>>> > individual routine activities for the purpose of improved
>>> crime prediction.
>>> >
>>> > Longer summary: This project focuses on the spatiotemporal
>>> prediction of
>>> > localized attacks carried out against individuals in urban
>>> areas. We view
>>> > an attack as the outcome of a point process governed by the
>>> interaction of
>>> > attackers, targets, and the physical environment. Our
>>> ultimate goal is to
>>> > predict future outcomes of this process in order to increase
>>> the security
>>> > of human populations and U.S. assets and interests. However,
>>> achieving this
>>> > goal requires a deeper understanding of how attack outcomes
>>> correlate with
>>> > the routine activities of individuals in an area. The
>>> proposed research
>>> > will generate this understanding and in doing so will answer
>>> questions such
>>> > as the following: What are the dimensions along which
>>> individuals'
>>> > activities should be quantified for the purpose of attack
>>> prediction? How
>>> > can measurements along these dimensions be taken
>>> automatically and with
>>> > minimal expense (e.g., via social media)? What are the
>>> implications of such
>>> > measurements for attack prediction performance? Subsuming
>>> these questions
>>> > is the issue of geographic variation: do our answers change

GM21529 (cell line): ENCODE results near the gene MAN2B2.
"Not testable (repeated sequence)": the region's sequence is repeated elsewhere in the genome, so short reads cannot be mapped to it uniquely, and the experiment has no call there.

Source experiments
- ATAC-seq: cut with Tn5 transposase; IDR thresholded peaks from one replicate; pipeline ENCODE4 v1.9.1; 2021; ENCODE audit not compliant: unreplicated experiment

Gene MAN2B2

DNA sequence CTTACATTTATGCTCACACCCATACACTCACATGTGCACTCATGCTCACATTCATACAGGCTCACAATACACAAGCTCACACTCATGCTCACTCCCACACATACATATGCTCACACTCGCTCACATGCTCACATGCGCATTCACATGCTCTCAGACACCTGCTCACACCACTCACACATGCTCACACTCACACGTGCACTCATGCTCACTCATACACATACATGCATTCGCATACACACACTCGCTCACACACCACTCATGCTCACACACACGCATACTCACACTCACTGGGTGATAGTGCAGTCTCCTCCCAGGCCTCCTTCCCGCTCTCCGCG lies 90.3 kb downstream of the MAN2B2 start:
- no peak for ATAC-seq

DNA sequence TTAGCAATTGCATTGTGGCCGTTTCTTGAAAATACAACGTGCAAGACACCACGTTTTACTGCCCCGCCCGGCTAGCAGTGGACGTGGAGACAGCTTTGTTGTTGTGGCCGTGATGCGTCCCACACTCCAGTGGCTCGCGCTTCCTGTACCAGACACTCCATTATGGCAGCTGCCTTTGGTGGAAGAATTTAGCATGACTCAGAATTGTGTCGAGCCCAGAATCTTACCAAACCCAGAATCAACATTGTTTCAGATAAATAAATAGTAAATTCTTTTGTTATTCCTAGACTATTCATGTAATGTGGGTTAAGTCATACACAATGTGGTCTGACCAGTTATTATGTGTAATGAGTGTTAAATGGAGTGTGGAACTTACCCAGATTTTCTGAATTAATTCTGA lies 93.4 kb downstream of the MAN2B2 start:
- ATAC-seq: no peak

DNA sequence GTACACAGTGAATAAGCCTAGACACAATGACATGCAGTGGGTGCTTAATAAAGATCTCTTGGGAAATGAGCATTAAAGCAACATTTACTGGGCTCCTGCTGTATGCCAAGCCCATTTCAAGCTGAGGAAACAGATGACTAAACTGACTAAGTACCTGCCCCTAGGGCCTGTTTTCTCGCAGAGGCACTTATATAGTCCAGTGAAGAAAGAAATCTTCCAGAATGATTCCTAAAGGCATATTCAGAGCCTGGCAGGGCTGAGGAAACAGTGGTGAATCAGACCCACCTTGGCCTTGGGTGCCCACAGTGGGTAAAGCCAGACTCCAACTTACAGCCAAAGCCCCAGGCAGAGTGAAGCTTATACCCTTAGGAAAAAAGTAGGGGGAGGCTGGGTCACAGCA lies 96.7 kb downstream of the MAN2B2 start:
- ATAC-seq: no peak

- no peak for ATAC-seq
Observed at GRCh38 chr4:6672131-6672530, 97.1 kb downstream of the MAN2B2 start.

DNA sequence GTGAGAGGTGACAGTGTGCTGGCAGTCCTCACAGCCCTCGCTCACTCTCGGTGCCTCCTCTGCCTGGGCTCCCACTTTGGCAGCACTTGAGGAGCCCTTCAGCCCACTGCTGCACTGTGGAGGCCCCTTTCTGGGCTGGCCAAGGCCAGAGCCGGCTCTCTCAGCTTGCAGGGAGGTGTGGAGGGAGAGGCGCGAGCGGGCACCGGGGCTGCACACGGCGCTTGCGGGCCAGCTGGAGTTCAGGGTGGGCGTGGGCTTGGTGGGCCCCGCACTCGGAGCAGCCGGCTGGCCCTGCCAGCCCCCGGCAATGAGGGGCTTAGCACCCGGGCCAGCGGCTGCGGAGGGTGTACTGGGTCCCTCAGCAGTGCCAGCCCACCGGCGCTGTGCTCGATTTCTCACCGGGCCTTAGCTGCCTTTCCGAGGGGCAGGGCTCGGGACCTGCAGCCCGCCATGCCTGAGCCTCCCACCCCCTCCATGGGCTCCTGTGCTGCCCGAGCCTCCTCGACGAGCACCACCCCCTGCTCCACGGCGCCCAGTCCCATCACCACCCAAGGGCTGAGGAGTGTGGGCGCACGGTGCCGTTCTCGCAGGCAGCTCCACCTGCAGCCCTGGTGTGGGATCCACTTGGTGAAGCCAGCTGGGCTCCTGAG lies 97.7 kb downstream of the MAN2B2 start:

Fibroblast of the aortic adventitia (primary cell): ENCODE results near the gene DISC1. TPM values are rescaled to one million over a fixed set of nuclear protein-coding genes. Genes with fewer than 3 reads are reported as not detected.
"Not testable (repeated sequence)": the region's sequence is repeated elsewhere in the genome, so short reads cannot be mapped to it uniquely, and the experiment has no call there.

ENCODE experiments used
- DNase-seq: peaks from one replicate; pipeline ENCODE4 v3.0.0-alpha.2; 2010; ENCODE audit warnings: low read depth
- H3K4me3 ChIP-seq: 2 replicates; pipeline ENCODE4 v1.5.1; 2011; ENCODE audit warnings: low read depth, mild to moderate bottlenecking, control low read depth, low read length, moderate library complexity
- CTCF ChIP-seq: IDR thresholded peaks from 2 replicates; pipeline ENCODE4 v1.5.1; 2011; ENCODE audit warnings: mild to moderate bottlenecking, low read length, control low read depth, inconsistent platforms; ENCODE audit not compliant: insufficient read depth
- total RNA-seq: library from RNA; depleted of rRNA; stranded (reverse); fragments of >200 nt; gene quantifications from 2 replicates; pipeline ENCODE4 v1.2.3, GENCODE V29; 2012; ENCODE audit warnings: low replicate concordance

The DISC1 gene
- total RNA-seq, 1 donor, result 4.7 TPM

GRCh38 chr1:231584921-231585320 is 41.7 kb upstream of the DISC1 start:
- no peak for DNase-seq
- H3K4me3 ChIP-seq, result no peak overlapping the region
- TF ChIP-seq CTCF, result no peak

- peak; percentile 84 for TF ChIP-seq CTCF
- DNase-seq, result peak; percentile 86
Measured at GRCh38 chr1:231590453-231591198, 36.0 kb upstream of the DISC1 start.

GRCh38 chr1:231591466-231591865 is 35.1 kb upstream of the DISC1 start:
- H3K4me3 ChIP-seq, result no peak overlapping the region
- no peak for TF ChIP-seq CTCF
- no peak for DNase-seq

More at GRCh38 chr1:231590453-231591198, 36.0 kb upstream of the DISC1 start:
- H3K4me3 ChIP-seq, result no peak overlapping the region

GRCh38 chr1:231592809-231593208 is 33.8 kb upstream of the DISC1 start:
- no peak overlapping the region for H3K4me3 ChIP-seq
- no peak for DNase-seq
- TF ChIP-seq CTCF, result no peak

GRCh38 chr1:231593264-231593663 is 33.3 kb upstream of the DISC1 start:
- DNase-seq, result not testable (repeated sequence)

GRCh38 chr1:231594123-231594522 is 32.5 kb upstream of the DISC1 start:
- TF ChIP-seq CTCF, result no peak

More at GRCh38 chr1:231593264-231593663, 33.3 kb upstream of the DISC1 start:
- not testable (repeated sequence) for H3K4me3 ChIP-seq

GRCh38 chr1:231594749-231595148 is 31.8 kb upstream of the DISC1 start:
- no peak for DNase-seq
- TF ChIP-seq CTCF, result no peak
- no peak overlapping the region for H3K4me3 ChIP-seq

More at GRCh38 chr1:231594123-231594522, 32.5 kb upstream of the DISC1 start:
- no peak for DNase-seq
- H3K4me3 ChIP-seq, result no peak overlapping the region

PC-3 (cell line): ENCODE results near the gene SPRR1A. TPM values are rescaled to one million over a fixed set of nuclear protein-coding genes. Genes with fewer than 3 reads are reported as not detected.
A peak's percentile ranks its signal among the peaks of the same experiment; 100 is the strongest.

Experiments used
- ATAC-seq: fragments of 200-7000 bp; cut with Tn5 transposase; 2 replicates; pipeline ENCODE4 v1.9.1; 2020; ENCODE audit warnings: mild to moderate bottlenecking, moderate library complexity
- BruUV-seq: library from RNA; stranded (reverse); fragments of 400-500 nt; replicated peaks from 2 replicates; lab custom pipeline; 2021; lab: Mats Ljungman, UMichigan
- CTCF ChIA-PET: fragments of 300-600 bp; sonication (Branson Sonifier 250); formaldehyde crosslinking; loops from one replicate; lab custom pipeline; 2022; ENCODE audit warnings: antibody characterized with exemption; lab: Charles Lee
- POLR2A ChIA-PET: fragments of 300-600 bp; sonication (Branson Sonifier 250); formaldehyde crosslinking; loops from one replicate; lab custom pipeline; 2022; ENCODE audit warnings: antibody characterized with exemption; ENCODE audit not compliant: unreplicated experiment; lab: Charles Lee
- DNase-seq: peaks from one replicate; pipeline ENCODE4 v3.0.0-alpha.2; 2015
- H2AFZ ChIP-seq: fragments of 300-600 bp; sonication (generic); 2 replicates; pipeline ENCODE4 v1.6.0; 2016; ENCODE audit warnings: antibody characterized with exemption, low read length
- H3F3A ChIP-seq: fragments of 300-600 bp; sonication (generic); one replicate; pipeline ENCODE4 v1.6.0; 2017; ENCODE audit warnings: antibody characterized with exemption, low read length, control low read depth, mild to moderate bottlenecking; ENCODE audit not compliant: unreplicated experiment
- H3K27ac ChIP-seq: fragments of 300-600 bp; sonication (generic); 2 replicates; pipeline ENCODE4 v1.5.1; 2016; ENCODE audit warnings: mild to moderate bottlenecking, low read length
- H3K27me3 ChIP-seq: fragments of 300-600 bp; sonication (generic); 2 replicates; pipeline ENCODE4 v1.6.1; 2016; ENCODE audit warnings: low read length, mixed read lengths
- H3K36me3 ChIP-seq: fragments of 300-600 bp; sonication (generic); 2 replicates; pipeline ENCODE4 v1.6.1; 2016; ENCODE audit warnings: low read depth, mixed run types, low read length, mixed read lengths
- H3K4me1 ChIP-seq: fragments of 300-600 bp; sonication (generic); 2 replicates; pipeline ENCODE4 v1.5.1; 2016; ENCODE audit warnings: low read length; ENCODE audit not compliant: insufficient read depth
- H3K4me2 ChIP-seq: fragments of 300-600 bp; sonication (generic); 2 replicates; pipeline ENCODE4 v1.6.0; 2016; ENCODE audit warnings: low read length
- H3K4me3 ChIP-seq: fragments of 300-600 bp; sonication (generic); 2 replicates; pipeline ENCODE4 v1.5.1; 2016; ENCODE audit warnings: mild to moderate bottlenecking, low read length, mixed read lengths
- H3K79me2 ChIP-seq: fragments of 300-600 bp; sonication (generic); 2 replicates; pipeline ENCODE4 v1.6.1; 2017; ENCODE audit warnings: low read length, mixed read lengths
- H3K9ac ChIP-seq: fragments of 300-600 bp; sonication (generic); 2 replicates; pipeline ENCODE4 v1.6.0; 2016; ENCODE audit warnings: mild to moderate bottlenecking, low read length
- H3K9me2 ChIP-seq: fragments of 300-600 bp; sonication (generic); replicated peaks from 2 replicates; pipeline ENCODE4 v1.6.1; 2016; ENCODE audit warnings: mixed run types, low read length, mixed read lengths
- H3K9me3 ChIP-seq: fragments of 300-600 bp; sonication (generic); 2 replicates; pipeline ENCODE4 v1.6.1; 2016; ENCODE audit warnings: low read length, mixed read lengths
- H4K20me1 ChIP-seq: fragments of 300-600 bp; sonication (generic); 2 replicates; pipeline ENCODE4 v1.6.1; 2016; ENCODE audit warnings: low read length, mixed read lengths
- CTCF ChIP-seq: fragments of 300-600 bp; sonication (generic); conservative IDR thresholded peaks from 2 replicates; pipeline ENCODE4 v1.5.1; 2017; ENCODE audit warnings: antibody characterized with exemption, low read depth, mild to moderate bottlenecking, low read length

>>> when moving
>>> > from a major U.S. city to a major U.K. city? There has been
>>> plenty of
>>> > previous work on spatiotemporal attack prediction (see our
>>> Asymmetric
>>> >
>>> Threat<http://ptl.sys.virginia.edu/ptl/projects/
>>> asymmetric-threat-prediction>project);
>>> > however, these basic questions remain unanswered, leaving a
>>> > substantial gap in our understanding of attack processes and
>>> their
>>> > relationships with individuals' routine activities.
>>> >
>>> > More information can be found
>>> >
>>> here<http://ptl.sys.virginia.edu/ptl/projects/routine-
>>> activities-analysis-for-crime-prediction>
>>> > .
>>> >
>>> > Sincerely,
>>> >
>>> > Matthew S. Gerber, Ph.D.
>>> > Research Assistant Professor
>>> > Department of Systems and Information Engineering
>>> > University of Virginia
>>>